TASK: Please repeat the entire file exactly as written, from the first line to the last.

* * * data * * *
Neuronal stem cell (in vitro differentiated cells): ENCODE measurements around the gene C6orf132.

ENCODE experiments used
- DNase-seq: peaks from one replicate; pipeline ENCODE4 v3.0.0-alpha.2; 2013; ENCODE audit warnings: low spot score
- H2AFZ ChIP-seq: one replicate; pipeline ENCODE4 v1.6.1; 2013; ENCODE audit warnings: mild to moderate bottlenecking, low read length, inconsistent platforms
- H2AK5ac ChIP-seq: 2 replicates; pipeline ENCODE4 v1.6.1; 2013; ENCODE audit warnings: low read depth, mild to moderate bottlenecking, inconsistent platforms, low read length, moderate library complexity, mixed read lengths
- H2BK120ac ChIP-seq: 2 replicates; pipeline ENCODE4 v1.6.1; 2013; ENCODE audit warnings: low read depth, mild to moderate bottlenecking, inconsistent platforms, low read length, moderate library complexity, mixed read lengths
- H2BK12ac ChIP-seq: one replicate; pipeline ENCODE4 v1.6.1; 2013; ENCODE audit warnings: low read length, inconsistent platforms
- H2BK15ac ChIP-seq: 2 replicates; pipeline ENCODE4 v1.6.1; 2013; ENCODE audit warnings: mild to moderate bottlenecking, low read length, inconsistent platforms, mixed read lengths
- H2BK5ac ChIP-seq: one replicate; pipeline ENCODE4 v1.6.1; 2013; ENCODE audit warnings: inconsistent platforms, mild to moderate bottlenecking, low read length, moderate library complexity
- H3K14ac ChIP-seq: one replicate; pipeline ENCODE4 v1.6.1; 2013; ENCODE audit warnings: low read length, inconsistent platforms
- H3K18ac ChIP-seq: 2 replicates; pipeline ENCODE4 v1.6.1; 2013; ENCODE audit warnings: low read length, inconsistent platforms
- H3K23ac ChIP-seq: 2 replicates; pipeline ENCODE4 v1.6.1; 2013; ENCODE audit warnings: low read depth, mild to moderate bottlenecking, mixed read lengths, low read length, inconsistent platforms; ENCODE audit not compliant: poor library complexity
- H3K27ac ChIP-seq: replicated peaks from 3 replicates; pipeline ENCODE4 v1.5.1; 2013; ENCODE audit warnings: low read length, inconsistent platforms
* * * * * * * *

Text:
Neuronal stem cell (in vitro differentiated cells): ENCODE measurements around the gene C6orf132.

ENCODE experiments used
- DNase-seq: peaks from one replicate; pipeline ENCODE4 v3.0.0-alpha.2; 2013; ENCODE audit warnings: low spot score
- H2AFZ ChIP-seq: one replicate; pipeline ENCODE4 v1.6.1; 2013; ENCODE audit warnings: mild to moderate bottlenecking, low read length, inconsistent platforms
- H2AK5ac ChIP-seq: 2 replicates; pipeline ENCODE4 v1.6.1; 2013; ENCODE audit warnings: low read depth, mild to moderate bottlenecking, inconsistent platforms, low read length, moderate library complexity, mixed read lengths
- H2BK120ac ChIP-seq: 2 replicates; pipeline ENCODE4 v1.6.1; 2013; ENCODE audit warnings: low read depth, mild to moderate bottlenecking, inconsistent platforms, low read length, moderate library complexity, mixed read lengths
- H2BK12ac ChIP-seq: one replicate; pipeline ENCODE4 v1.6.1; 2013; ENCODE audit warnings: low read length, inconsistent platforms
- H2BK15ac ChIP-seq: 2 replicates; pipeline ENCODE4 v1.6.1; 2013; ENCODE audit warnings: mild to moderate bottlenecking, low read length, inconsistent platforms, mixed read lengths
- H2BK5ac ChIP-seq: one replicate; pipeline ENCODE4 v1.6.1; 2013; ENCODE audit warnings: inconsistent platforms, mild to moderate bottlenecking, low read length, moderate library complexity
- H3K14ac ChIP-seq: one replicate; pipeline ENCODE4 v1.6.1; 2013; ENCODE audit warnings: low read length, inconsistent platforms
- H3K18ac ChIP-seq: 2 replicates; pipeline ENCODE4 v1.6.1; 2013; ENCODE audit warnings: low read length, inconsistent platforms
- H3K23ac ChIP-seq: 2 replicates; pipeline ENCODE4 v1.6.1; 2013; ENCODE audit warnings: low read depth, mild to moderate bottlenecking, mixed read lengths, low read length, inconsistent platforms; ENCODE audit not compliant: poor library complexity
- H3K27ac ChIP-seq: replicated peaks from 3 replicates; pipeline ENCODE4 v1.5.1; 2013; ENCODE audit warnings: low read length, inconsistent platforms